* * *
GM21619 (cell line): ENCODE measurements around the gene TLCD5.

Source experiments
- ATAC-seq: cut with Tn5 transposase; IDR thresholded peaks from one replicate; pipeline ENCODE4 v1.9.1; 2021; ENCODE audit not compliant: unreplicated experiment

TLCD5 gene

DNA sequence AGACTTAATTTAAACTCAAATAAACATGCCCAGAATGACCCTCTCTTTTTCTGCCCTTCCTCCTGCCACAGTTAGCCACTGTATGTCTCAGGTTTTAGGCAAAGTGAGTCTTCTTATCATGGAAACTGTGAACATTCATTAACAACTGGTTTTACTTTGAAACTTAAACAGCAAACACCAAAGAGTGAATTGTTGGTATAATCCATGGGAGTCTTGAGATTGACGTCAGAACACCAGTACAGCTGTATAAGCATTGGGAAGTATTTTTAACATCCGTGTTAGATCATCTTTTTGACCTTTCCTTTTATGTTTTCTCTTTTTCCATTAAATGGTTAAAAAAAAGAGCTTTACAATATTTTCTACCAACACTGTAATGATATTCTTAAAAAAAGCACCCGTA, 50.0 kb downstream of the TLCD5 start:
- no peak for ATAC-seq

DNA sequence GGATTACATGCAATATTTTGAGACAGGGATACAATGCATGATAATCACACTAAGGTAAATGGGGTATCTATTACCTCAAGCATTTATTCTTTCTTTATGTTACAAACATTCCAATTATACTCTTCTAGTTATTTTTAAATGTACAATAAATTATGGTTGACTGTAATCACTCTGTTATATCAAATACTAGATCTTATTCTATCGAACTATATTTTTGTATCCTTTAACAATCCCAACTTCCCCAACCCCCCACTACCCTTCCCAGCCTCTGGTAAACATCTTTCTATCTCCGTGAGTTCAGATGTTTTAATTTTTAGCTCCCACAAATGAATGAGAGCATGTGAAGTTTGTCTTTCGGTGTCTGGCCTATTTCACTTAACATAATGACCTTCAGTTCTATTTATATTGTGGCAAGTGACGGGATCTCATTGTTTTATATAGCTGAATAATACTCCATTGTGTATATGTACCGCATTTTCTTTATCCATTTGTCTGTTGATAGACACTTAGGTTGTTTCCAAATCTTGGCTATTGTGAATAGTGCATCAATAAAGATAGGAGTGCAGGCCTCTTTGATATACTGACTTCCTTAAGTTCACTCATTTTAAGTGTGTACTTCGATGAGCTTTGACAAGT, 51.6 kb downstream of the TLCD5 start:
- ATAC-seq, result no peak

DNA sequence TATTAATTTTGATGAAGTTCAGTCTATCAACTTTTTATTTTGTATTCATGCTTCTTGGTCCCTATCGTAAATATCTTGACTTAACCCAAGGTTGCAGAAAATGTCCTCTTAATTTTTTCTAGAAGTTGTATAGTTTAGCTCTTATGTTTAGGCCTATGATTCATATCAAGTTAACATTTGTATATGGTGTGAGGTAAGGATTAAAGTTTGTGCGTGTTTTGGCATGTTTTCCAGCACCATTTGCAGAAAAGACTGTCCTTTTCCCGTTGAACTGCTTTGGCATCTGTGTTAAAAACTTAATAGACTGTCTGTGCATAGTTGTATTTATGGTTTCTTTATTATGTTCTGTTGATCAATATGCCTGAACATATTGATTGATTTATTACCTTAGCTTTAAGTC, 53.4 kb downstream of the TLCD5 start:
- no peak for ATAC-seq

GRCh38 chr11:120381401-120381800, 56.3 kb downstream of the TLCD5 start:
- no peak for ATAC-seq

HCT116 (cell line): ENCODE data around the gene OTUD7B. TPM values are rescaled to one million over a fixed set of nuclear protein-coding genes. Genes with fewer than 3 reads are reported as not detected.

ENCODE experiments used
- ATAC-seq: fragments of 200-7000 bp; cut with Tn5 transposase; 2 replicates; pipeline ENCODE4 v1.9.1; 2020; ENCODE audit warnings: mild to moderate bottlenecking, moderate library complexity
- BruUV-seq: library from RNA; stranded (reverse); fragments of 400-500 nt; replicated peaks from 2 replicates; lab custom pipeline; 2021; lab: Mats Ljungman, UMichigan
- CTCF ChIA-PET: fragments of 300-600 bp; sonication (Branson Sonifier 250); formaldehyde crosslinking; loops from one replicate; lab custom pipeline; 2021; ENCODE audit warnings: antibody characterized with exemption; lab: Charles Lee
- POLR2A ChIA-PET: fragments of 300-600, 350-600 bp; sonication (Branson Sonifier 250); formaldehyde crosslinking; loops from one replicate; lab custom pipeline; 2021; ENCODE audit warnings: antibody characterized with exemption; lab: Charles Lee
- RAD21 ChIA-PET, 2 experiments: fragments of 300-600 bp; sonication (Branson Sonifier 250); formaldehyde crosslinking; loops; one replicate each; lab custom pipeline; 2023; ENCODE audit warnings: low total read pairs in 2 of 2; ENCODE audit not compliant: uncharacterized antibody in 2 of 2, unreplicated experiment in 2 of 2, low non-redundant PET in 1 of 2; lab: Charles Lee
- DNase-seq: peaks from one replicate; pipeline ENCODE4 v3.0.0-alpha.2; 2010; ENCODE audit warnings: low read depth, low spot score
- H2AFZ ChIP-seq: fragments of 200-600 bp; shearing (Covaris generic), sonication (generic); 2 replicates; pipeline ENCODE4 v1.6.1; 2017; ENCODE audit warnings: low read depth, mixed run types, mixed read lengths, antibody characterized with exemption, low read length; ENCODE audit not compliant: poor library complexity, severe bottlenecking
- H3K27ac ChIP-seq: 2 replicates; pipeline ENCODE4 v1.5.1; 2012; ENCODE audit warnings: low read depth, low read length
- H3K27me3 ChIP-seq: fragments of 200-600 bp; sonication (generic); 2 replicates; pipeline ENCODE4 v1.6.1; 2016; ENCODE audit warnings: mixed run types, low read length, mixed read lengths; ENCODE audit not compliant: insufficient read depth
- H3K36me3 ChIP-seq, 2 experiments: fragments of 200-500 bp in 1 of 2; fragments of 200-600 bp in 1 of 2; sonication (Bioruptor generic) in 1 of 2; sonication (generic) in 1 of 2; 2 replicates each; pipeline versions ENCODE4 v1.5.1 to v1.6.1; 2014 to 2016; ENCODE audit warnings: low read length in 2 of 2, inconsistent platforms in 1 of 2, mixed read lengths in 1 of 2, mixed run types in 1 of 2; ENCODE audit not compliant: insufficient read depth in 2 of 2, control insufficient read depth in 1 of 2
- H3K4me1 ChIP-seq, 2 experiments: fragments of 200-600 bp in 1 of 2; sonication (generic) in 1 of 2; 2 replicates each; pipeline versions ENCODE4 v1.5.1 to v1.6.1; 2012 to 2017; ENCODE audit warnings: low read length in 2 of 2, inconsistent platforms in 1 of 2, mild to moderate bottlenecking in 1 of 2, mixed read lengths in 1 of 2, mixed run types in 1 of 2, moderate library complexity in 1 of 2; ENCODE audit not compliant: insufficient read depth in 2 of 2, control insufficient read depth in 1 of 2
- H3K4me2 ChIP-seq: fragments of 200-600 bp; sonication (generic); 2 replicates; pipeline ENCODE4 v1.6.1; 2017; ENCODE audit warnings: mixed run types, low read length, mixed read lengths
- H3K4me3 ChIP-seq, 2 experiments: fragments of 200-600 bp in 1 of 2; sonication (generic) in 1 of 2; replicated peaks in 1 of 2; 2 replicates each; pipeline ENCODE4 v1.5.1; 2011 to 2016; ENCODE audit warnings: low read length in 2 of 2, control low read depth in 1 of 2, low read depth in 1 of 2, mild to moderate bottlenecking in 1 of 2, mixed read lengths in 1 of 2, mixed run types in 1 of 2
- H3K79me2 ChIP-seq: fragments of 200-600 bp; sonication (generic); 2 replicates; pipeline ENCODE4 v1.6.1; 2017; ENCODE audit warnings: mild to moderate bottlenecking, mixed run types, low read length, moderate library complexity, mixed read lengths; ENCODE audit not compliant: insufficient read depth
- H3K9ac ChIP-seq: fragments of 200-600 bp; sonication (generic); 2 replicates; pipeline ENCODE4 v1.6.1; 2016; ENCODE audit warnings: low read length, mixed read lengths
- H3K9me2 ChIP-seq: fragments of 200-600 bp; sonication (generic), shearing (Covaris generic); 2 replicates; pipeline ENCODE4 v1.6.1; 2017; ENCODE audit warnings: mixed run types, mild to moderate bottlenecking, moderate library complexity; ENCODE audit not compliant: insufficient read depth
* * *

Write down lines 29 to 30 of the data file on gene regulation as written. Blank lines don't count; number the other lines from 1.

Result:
- H3K9ac ChIP-seq: fragments of 200-600 bp; sonication (generic); 2 replicates; pipeline ENCODE4 v1.6.1; 2016; ENCODE audit warnings: low read length, mixed read lengths
- H3K9me2 ChIP-seq: fragments of 200-600 bp; sonication (generic), shearing (Covaris generic); 2 replicates; pipeline ENCODE4 v1.6.1; 2017; ENCODE audit warnings: mixed run types, mild to moderate bottlenecking, moderate library complexity; ENCODE audit not compliant: insufficient read depth